Kent Fisher, EHO, investigates a work accident early one morning. On the surface, it looks like a simple case of carelessness on the part of the victim. But there are details that don’t quite fit or make sense to him so he detours from normal procedure to investigate them. Naturally, he meets resistance on all sides, from the playboy owner of the theme park where the accident happened to his own boss, who thinks the accident is an ‘open and shut’ case. Despite the resistance and the risks he takes, Kent starts to unravel a complex series of secrets that impact on his personal and professional lives, threatening everyone and everything he holds dear.
This is no accident – it’s murder.
Kent is billed as “No Ordinary Detective”. What sets him apart?
I mean Kent’s not your usual detective. He’s not a police officer, a pathologist, crime scene investigator or private detective. He’s an EHO. As such, he’s not bound by the rules and procedures the police have to follow, with the obvious exception of PACE. He’s not under the same scrutiny or pressures as the police. Equally, he doesn’t have their resources and he could never compete with them. So, not being a trained detective, he follows details that seem wrong or out of place and sees where they lead him. It makes him flexible or haphazard, depending on your viewpoint. People are not as suspicious of him as they would be with a police officer, so he can usually learn more and get away with more. In some cases, EHO powers of entry sometimes exceed those of the police, making it easier for him to get into places.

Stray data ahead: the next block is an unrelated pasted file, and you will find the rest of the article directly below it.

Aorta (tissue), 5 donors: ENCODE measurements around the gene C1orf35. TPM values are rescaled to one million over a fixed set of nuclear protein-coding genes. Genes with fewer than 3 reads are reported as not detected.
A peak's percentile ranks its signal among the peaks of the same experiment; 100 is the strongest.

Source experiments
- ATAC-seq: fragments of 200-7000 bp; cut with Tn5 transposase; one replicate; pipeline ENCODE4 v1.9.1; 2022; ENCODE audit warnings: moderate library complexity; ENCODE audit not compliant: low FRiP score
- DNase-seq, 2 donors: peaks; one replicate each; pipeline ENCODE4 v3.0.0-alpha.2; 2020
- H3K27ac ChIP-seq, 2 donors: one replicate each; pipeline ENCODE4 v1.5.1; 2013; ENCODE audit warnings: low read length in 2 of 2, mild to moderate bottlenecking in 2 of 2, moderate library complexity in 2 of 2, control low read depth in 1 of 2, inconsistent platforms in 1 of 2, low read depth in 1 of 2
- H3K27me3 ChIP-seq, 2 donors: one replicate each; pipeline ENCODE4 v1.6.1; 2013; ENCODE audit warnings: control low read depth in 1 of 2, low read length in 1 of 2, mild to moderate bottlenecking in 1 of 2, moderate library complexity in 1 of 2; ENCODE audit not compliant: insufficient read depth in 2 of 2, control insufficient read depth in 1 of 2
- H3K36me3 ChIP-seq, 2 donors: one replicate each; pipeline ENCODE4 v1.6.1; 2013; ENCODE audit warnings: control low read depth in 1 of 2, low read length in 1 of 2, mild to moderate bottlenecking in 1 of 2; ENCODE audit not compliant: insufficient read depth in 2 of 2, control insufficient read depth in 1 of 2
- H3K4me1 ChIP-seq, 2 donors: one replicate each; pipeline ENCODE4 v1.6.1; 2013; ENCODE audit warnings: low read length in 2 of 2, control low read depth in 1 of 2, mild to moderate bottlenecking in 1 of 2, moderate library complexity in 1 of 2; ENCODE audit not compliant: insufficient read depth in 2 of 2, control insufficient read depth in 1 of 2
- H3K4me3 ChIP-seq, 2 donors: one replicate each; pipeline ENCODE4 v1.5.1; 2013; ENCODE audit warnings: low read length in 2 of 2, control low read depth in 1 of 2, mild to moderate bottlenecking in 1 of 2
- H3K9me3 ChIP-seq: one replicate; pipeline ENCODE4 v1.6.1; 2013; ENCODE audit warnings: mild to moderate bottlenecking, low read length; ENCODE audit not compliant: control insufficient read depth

Like me, he’s a huge fan of Lieutenant Columbo and Kinsey Millhone, and copies their methods. I can’t think of a police officer who would admit to that.
When’s the book available?
The eBook should be available on Amazon on 20th June with a paperback following around four weeks later in July.
If one of our readers wants to find out more about you, or about Kent Fisher, where should they look?
My website, http://robertcrouch.co.uk would be the best place. It has details about Kent, No Accident, the next mystery, No Bodies, the South Downs, and links to my author page on Facebook and my Twitter account. It’s growing and evolving, so I’m adding content all the time. I also have Robservations, a weekly blog that covers anything interesting I’ve been up to during the week, like being interviewed, for instance.
I’m launching a monthly email newsletter in the next week or so to provide extra information and details, such as character bios, walks on the South Downs, behind the scenes, that won’t be generally available on the website. The newsletter’s entitled, The Tollingdon Tribune, which is the name of the local newspaper in the Kent Fisher mysteries and people can sign up on the website.
Thank you so much for letting me share my love of writing with you. I hope I can return the compliment in the near future and interview you.